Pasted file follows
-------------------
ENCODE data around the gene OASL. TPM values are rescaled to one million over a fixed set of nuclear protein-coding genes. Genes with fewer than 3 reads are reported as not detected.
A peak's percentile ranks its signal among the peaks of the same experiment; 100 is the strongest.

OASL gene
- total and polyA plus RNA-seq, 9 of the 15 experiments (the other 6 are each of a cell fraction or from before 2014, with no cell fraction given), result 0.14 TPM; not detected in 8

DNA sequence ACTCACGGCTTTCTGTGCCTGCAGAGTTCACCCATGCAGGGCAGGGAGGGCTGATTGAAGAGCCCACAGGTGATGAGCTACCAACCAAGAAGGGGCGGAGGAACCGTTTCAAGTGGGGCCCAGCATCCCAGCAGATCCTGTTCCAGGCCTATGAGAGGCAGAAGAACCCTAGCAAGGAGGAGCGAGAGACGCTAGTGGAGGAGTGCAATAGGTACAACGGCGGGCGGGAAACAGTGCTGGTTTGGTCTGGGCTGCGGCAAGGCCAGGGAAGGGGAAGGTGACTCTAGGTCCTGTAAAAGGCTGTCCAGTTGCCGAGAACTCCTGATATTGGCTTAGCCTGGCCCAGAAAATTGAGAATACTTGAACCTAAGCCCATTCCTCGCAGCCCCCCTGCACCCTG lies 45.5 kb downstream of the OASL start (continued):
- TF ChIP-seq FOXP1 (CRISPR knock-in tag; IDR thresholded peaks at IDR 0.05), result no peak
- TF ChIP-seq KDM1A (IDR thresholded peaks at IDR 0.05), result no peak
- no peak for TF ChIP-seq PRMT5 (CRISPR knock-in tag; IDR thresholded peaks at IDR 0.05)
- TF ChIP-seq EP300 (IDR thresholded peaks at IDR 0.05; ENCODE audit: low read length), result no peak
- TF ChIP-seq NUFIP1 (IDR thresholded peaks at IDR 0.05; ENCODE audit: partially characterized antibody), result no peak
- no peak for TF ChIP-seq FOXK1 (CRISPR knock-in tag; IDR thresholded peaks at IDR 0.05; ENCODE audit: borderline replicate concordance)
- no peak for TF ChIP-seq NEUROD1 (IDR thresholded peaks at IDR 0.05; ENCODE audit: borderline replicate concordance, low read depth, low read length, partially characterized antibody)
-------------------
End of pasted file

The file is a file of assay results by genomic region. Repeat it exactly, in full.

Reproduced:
ENCODE data around the gene OASL. TPM values are rescaled to one million over a fixed set of nuclear protein-coding genes. Genes with fewer than 3 reads are reported as not detected.
A peak's percentile ranks its signal among the peaks of the same experiment; 100 is the strongest.

OASL gene
- total and polyA plus RNA-seq, 9 of the 15 experiments (the other 6 are each of a cell fraction or from before 2014, with no cell fraction given), result 0.14 TPM; not detected in 8

DNA sequence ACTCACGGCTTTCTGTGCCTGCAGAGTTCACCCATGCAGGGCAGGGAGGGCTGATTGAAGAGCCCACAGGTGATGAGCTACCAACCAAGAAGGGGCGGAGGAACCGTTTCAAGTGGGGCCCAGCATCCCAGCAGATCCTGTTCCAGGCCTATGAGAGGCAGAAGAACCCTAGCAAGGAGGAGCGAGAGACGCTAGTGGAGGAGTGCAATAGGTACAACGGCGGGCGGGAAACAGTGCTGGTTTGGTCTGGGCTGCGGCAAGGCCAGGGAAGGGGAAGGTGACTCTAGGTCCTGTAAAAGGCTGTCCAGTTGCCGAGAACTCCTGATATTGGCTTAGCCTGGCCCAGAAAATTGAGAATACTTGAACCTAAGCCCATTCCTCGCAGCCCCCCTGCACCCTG lies 45.5 kb downstream of the OASL start (continued):
- TF ChIP-seq FOXP1 (CRISPR knock-in tag; IDR thresholded peaks at IDR 0.05), result no peak
- TF ChIP-seq KDM1A (IDR thresholded peaks at IDR 0.05), result no peak
- no peak for TF ChIP-seq PRMT5 (CRISPR knock-in tag; IDR thresholded peaks at IDR 0.05)
- TF ChIP-seq EP300 (IDR thresholded peaks at IDR 0.05; ENCODE audit: low read length), result no peak
- TF ChIP-seq NUFIP1 (IDR thresholded peaks at IDR 0.05; ENCODE audit: partially characterized antibody), result no peak
- no peak for TF ChIP-seq FOXK1 (CRISPR knock-in tag; IDR thresholded peaks at IDR 0.05; ENCODE audit: borderline replicate concordance)
- no peak for TF ChIP-seq NEUROD1 (IDR thresholded peaks at IDR 0.05; ENCODE audit: borderline replicate concordance, low read depth, low read length, partially characterized antibody)